Jessica Reed

Before officially joining his fraternity, Xavier Washington ’20 stood on a stage, wearing a mask and holding a rose, which he would later hand to his mother. He shared information about the group and its founders, sang a song based on an old spiritual and stepped before a crowd of family members and alumni — none of whom knew that it was him behind the mask. At this induction ceremony last fall, Washington and his peers officially became part of the fraternity Alpha Phi Alpha, after weeks of preparation.

Usually, rushing a fraternity at Yale involves getting meals with current members, attending parties and months of pledging. But the process to join Alpha Phi Alpha is different. As the nation’s first black Greek organization, Alpha Phi Alpha has given black men a source of community and mutual support since its establishment in 1909, and the new member presentation, or “probate,” is one aspect of black Greek life that sets it Alpha Phi Alphart from mainstream fraternities.

Alpha Phi Alpha is one of the three black Greek organizations still active at Yale today, along with the sororities Alpha Kappa Alpha and Delta Sigma Theta. The Alpha Phi Alpha has brought black men from New Haven–area universities together for more than a century, but between 2009 to 2016, only one new student from Yale joined the local chapter. But in 2016, three Yale students joined the fraternity, and the next year, two more joined.

Trey Phills ’16, one of the students who helped revive the fraternity at Yale two years ago, said it was “cool to bring the lineage back.”

Yale’s black Greek organizations are all members of the National Pan-Hellenic Council, an organization of nine historically African-American fraternities and sororities collectively referred to as the “Divine Nine.” Many of these organizations formed to support black students at predominantly white universities, where people of color were often barred from joining mainstream Greek organizations. While these discriminatory practices no longer exist, members of black fraternities and sororities said that the organizations remain valuable communities for students at Yale, where less than eight percent of the student population identifies as African-American.

“Yale has a lot of communities and it’s nice to see yourself reflected in the people around you, whereas, if you look around your seminar tables, that’s not always the case,” said Alyssa Patterson ’18, a member of Alpha Kappa Alpha.

In a report published in 2016, the Yale College Council Task Force on Greek Life cited the founding of minority-based fraternities and sororities — like Alpha Phi Alpha and Alpha Kappa Alpha — as a sign that, even today, minority students “often feel alienated from more well-known or ‘mainstream’ Greek organizations.”

Alpha Phi Alpha’s chapter in New Haven currently has 12 members, according to Washington. The fraternity has five students at Yale, two at Southern Connecticut State University, four at the University of New Haven and one at Quinnipiac University. The local chapters of Delta Sigma Theta and Alpha Kappa Alpha were both established in 1984, before any of Yale’s panhellenic sororities were founded. Delta Sigma Theta’s chapter reactivated last spring, drawing about eight new members from Yale.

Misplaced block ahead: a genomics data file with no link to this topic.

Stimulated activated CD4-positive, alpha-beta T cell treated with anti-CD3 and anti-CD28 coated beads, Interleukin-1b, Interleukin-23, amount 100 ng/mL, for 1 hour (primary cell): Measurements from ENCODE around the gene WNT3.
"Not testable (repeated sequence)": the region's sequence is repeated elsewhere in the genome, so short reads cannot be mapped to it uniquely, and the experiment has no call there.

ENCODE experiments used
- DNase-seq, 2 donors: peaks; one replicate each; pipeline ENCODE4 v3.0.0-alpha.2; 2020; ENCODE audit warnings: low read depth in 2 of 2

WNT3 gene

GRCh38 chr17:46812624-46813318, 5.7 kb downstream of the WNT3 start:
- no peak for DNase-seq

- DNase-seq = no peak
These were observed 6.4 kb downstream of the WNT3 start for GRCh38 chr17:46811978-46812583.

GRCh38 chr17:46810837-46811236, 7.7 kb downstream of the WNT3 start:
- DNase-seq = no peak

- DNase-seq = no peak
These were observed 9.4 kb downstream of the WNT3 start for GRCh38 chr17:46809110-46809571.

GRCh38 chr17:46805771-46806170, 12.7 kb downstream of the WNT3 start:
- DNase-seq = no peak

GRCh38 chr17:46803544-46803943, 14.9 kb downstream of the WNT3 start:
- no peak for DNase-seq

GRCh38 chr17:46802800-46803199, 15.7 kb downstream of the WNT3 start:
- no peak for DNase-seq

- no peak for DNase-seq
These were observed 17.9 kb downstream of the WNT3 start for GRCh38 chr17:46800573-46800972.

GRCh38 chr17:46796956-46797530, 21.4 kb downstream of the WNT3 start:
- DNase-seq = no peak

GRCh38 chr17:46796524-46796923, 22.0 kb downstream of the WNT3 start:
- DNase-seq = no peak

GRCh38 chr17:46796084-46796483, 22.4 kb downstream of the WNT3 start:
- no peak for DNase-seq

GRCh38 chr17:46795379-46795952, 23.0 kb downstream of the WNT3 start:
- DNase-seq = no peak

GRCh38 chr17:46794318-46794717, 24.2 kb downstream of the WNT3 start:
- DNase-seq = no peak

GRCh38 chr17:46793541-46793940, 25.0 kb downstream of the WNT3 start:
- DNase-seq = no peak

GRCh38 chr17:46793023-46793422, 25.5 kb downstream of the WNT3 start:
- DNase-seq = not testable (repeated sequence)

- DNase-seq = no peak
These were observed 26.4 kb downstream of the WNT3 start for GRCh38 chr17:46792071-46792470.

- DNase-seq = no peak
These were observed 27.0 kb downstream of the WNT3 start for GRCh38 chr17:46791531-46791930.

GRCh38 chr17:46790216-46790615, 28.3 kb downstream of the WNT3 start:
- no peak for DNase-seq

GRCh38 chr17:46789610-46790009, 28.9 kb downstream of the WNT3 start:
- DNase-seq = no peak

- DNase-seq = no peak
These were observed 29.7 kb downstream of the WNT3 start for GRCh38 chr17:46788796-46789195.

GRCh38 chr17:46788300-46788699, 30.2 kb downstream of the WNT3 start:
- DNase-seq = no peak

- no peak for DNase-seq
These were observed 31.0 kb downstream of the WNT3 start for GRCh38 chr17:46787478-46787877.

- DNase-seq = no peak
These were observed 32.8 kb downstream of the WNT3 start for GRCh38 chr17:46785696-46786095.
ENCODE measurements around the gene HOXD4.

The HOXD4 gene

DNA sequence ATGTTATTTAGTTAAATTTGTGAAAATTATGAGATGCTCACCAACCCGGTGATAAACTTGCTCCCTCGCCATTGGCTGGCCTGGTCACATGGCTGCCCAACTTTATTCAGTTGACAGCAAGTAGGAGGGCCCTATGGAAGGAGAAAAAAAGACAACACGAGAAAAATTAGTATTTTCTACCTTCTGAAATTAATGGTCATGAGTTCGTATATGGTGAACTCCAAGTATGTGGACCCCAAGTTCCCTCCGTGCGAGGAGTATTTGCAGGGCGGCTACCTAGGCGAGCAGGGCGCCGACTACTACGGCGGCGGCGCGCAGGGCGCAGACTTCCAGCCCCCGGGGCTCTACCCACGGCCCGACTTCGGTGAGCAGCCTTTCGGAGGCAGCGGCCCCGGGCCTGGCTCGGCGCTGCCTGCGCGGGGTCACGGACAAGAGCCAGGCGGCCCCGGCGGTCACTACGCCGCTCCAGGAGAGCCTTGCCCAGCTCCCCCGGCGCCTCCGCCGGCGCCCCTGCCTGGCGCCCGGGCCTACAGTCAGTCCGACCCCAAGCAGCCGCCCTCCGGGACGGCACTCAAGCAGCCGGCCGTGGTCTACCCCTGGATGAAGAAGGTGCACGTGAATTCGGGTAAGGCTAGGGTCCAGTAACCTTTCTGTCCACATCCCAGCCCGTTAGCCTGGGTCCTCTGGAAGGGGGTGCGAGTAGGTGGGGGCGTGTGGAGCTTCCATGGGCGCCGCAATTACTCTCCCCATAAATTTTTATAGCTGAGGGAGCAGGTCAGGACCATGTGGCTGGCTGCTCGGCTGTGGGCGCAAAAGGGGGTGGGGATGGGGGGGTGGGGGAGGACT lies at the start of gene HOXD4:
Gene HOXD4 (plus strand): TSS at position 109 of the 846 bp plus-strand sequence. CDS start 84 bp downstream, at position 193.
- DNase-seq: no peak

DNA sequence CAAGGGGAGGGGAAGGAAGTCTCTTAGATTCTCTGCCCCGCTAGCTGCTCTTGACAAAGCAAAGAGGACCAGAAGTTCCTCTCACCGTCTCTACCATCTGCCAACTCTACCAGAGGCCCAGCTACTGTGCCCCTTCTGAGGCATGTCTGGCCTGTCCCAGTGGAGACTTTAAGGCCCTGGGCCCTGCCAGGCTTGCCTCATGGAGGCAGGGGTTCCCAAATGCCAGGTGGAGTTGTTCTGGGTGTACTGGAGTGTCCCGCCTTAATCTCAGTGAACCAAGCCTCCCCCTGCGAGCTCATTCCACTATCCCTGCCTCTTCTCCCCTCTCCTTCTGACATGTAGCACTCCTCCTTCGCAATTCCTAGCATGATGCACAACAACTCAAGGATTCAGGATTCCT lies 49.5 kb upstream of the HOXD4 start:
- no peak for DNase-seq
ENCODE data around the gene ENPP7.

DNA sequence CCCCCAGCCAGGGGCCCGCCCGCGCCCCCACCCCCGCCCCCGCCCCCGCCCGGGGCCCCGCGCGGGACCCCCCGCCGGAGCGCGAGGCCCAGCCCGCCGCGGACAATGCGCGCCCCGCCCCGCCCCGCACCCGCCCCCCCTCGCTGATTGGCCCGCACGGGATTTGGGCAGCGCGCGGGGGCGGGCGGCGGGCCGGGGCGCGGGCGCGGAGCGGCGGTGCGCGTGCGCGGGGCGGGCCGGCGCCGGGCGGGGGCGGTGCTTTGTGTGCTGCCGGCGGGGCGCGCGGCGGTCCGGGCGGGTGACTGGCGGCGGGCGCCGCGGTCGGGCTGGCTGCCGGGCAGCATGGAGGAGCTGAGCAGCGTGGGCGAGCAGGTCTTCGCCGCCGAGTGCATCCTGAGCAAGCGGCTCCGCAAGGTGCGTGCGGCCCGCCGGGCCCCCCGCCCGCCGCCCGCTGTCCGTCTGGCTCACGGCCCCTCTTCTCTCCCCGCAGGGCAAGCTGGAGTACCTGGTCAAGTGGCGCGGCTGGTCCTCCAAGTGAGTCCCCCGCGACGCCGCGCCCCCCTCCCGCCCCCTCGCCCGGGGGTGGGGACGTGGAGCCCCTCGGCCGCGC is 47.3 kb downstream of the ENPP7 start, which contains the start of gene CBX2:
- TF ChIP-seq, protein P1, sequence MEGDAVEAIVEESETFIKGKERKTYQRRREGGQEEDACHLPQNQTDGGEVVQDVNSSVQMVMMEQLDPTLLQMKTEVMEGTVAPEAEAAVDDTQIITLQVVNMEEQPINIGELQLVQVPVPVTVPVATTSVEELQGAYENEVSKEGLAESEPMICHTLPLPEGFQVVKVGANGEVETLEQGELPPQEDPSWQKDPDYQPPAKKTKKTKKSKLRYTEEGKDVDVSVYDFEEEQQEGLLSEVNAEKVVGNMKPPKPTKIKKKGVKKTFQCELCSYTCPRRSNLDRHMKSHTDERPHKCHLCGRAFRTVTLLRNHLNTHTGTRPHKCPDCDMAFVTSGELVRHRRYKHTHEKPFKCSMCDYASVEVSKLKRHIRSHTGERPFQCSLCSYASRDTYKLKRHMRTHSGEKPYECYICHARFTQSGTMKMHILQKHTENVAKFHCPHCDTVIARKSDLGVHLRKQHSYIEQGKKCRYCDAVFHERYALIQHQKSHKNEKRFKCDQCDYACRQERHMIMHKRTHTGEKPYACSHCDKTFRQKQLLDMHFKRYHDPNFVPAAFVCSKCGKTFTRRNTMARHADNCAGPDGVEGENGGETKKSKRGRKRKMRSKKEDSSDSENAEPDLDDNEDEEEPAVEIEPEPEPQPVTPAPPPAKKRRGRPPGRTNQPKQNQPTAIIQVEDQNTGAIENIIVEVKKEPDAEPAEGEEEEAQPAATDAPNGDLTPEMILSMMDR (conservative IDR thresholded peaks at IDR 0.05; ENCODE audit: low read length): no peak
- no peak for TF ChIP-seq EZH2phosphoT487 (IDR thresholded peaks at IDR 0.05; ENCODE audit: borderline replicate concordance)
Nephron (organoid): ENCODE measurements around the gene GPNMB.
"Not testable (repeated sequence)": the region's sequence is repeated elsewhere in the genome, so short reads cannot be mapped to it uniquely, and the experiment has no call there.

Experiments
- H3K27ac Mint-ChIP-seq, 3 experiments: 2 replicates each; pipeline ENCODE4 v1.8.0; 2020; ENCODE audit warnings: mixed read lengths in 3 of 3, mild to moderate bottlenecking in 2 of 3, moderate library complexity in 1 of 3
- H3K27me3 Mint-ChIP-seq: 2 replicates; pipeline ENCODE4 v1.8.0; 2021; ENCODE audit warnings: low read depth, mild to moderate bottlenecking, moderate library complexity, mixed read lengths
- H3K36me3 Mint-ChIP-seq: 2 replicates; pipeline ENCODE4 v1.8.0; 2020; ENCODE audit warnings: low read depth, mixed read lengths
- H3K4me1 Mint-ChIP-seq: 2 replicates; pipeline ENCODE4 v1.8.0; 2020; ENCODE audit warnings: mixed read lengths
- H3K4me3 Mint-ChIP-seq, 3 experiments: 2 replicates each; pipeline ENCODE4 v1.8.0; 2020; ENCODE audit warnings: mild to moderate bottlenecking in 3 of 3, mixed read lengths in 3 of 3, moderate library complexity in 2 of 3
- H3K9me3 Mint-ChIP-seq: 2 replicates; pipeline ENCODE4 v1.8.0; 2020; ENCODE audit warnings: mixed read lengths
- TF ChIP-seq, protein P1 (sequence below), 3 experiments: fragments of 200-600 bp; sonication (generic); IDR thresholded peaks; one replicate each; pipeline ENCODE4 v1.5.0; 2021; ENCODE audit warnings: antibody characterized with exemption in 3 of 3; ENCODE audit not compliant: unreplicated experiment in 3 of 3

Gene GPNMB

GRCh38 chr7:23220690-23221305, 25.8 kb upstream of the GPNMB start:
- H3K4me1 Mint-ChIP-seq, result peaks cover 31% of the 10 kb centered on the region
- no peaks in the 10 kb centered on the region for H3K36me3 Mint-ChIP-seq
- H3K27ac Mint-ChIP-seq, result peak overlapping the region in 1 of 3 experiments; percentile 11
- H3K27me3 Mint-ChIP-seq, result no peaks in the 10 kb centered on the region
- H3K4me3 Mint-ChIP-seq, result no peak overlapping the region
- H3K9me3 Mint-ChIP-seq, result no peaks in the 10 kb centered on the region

Representatives of Delta Sigma Theta at Yale declined to comment for this story.

After a period of inactivity, Alpha Kappa Alpha’s chapter in New Haven re-established membership in May 2016 with 20 members, said Leona Dotson, communications chairman for Alpha Kappa Alpha’s national organization. Dotson did not specify how long the chapter had been inactive.

Now, the chapter has five members, consisting of two Yale students, two Quinnipiac students and one Southern Connecticut State University student, according to Patterson.

The major difference between black fraternities and mainstream Greek life is the emphasis on scholarship and service, according to Phills and Washington. Members of Alpha Phi Alpha are expected to keep upstanding images and high grades, Washington said, especially since the fraternity was born as a community of highly educated black men. Alpha Phi Alpha also has a long legacy of developing prominent leaders and figures in the black community — Martin Luther King Jr., Thurgood Marshall and W.E.B. Du Bois were all members.

According to Alpha Kappa Alpha member Jessica Reed ’18, her sorority frequently holds fundraisers and programs that benefit the New Haven area. Last month, the Alpha Kappa Alpha chapter hosted a documentary screening to promote wellness and healthy practices in the black community, she added.

While members of Alpha Kappa Alpha and Alpha Phi Alpha said they would like to become more visible on campus, they said recruiting new members is not a major priority. Unlike mainstream Greek organizations, black fraternities and sororities do not hold rush events, besides information sessions each semester.

“Our recruitment process isn’t the same as say SigEp or SigNu,” Phills said. “We’re not really pressing to have somebody join every semester. It’d be nice, but we’re still very much quality over quantity.”

Alpha Kappa Alpha, Alpha Phi Alpha and Delta Sigma Theta are all resident groups of the Afro-American Cultural Center.

Alice Park | alice.park@yale.edu

Correction, March 1: This version of the article has been corrected to reflect that there was one Yale student who was admitted to Alpha Phi Alpha between 2009 and 2016.